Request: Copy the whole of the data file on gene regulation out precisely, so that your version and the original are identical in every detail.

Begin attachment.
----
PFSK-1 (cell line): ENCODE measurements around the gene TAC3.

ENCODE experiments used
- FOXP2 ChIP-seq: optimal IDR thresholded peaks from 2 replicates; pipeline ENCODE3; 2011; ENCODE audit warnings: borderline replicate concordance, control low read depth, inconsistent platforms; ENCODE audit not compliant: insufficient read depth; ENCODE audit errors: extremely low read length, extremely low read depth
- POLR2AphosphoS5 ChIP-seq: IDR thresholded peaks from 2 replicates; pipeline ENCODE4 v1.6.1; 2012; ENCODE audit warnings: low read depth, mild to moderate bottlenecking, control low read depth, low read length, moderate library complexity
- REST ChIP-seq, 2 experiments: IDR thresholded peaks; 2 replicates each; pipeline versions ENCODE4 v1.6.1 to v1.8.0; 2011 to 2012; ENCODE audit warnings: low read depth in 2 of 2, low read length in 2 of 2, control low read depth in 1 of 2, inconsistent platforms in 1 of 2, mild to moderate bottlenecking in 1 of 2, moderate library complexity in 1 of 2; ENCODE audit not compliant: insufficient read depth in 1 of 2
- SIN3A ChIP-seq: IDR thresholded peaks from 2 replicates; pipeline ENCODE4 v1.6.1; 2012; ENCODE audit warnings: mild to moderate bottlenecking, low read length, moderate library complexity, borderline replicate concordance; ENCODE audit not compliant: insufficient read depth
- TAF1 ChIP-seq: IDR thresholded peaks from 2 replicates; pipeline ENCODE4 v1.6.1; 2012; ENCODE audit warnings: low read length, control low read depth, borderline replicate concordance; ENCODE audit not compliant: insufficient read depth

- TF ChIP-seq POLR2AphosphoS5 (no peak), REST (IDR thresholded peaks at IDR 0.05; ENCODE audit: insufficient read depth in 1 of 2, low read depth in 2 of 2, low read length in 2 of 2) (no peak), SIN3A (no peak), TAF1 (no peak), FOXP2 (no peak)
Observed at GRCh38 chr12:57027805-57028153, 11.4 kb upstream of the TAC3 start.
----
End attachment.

PFSK-1 (cell line): ENCODE measurements around the gene TAC3.

ENCODE experiments used
- FOXP2 ChIP-seq: optimal IDR thresholded peaks from 2 replicates; pipeline ENCODE3; 2011; ENCODE audit warnings: borderline replicate concordance, control low read depth, inconsistent platforms; ENCODE audit not compliant: insufficient read depth; ENCODE audit errors: extremely low read length, extremely low read depth
- POLR2AphosphoS5 ChIP-seq: IDR thresholded peaks from 2 replicates; pipeline ENCODE4 v1.6.1; 2012; ENCODE audit warnings: low read depth, mild to moderate bottlenecking, control low read depth, low read length, moderate library complexity
- REST ChIP-seq, 2 experiments: IDR thresholded peaks; 2 replicates each; pipeline versions ENCODE4 v1.6.1 to v1.8.0; 2011 to 2012; ENCODE audit warnings: low read depth in 2 of 2, low read length in 2 of 2, control low read depth in 1 of 2, inconsistent platforms in 1 of 2, mild to moderate bottlenecking in 1 of 2, moderate library complexity in 1 of 2; ENCODE audit not compliant: insufficient read depth in 1 of 2
- SIN3A ChIP-seq: IDR thresholded peaks from 2 replicates; pipeline ENCODE4 v1.6.1; 2012; ENCODE audit warnings: mild to moderate bottlenecking, low read length, moderate library complexity, borderline replicate concordance; ENCODE audit not compliant: insufficient read depth
- TAF1 ChIP-seq: IDR thresholded peaks from 2 replicates; pipeline ENCODE4 v1.6.1; 2012; ENCODE audit warnings: low read length, control low read depth, borderline replicate concordance; ENCODE audit not compliant: insufficient read depth

- TF ChIP-seq POLR2AphosphoS5 (no peak), REST (IDR thresholded peaks at IDR 0.05; ENCODE audit: insufficient read depth in 1 of 2, low read depth in 2 of 2, low read length in 2 of 2) (no peak), SIN3A (no peak), TAF1 (no peak), FOXP2 (no peak)
Observed at GRCh38 chr12:57027805-57028153, 11.4 kb upstream of the TAC3 start.